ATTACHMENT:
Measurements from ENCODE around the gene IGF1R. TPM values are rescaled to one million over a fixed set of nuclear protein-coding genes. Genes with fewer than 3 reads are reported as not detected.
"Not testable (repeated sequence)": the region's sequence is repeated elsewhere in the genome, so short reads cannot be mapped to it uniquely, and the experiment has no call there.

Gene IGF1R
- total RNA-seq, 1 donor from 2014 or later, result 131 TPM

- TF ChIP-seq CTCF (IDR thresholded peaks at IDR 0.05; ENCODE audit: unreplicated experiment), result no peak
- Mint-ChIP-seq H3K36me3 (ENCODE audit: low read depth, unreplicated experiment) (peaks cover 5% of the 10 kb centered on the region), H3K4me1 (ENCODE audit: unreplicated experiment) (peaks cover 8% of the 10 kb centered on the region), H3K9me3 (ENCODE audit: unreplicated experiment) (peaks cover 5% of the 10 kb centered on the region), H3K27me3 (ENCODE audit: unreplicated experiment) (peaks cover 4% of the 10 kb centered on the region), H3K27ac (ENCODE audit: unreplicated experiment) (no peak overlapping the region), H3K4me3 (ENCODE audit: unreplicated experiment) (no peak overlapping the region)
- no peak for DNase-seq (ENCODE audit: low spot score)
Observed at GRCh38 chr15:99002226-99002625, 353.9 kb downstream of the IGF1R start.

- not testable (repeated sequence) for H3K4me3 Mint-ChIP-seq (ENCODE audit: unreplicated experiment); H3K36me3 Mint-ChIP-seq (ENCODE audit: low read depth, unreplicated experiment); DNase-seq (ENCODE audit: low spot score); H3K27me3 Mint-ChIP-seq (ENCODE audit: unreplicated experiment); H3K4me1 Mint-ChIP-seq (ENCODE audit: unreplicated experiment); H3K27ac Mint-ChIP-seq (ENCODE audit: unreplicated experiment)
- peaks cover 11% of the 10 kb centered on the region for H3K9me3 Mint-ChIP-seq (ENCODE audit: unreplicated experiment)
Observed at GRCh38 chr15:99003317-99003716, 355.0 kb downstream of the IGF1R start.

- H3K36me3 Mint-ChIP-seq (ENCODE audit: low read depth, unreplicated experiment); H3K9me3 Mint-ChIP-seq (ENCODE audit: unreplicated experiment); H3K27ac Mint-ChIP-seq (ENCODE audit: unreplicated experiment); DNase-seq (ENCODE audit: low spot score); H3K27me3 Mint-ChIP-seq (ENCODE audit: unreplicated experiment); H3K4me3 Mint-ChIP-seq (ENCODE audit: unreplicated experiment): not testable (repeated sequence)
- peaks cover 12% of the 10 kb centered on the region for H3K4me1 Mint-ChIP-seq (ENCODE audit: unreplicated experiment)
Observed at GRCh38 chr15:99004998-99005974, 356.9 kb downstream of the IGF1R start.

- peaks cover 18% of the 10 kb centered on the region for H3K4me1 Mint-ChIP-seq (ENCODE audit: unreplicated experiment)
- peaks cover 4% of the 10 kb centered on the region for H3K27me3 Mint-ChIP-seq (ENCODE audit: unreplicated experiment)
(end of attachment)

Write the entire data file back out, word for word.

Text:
Measurements from ENCODE around the gene IGF1R. TPM values are rescaled to one million over a fixed set of nuclear protein-coding genes. Genes with fewer than 3 reads are reported as not detected.
"Not testable (repeated sequence)": the region's sequence is repeated elsewhere in the genome, so short reads cannot be mapped to it uniquely, and the experiment has no call there.

Gene IGF1R
- total RNA-seq, 1 donor from 2014 or later, result 131 TPM

- TF ChIP-seq CTCF (IDR thresholded peaks at IDR 0.05; ENCODE audit: unreplicated experiment), result no peak
- Mint-ChIP-seq H3K36me3 (ENCODE audit: low read depth, unreplicated experiment) (peaks cover 5% of the 10 kb centered on the region), H3K4me1 (ENCODE audit: unreplicated experiment) (peaks cover 8% of the 10 kb centered on the region), H3K9me3 (ENCODE audit: unreplicated experiment) (peaks cover 5% of the 10 kb centered on the region), H3K27me3 (ENCODE audit: unreplicated experiment) (peaks cover 4% of the 10 kb centered on the region), H3K27ac (ENCODE audit: unreplicated experiment) (no peak overlapping the region), H3K4me3 (ENCODE audit: unreplicated experiment) (no peak overlapping the region)
- no peak for DNase-seq (ENCODE audit: low spot score)
Observed at GRCh38 chr15:99002226-99002625, 353.9 kb downstream of the IGF1R start.

- not testable (repeated sequence) for H3K4me3 Mint-ChIP-seq (ENCODE audit: unreplicated experiment); H3K36me3 Mint-ChIP-seq (ENCODE audit: low read depth, unreplicated experiment); DNase-seq (ENCODE audit: low spot score); H3K27me3 Mint-ChIP-seq (ENCODE audit: unreplicated experiment); H3K4me1 Mint-ChIP-seq (ENCODE audit: unreplicated experiment); H3K27ac Mint-ChIP-seq (ENCODE audit: unreplicated experiment)
- peaks cover 11% of the 10 kb centered on the region for H3K9me3 Mint-ChIP-seq (ENCODE audit: unreplicated experiment)
Observed at GRCh38 chr15:99003317-99003716, 355.0 kb downstream of the IGF1R start.

- H3K36me3 Mint-ChIP-seq (ENCODE audit: low read depth, unreplicated experiment); H3K9me3 Mint-ChIP-seq (ENCODE audit: unreplicated experiment); H3K27ac Mint-ChIP-seq (ENCODE audit: unreplicated experiment); DNase-seq (ENCODE audit: low spot score); H3K27me3 Mint-ChIP-seq (ENCODE audit: unreplicated experiment); H3K4me3 Mint-ChIP-seq (ENCODE audit: unreplicated experiment): not testable (repeated sequence)
- peaks cover 12% of the 10 kb centered on the region for H3K4me1 Mint-ChIP-seq (ENCODE audit: unreplicated experiment)
Observed at GRCh38 chr15:99004998-99005974, 356.9 kb downstream of the IGF1R start.

- peaks cover 18% of the 10 kb centered on the region for H3K4me1 Mint-ChIP-seq (ENCODE audit: unreplicated experiment)
- peaks cover 4% of the 10 kb centered on the region for H3K27me3 Mint-ChIP-seq (ENCODE audit: unreplicated experiment)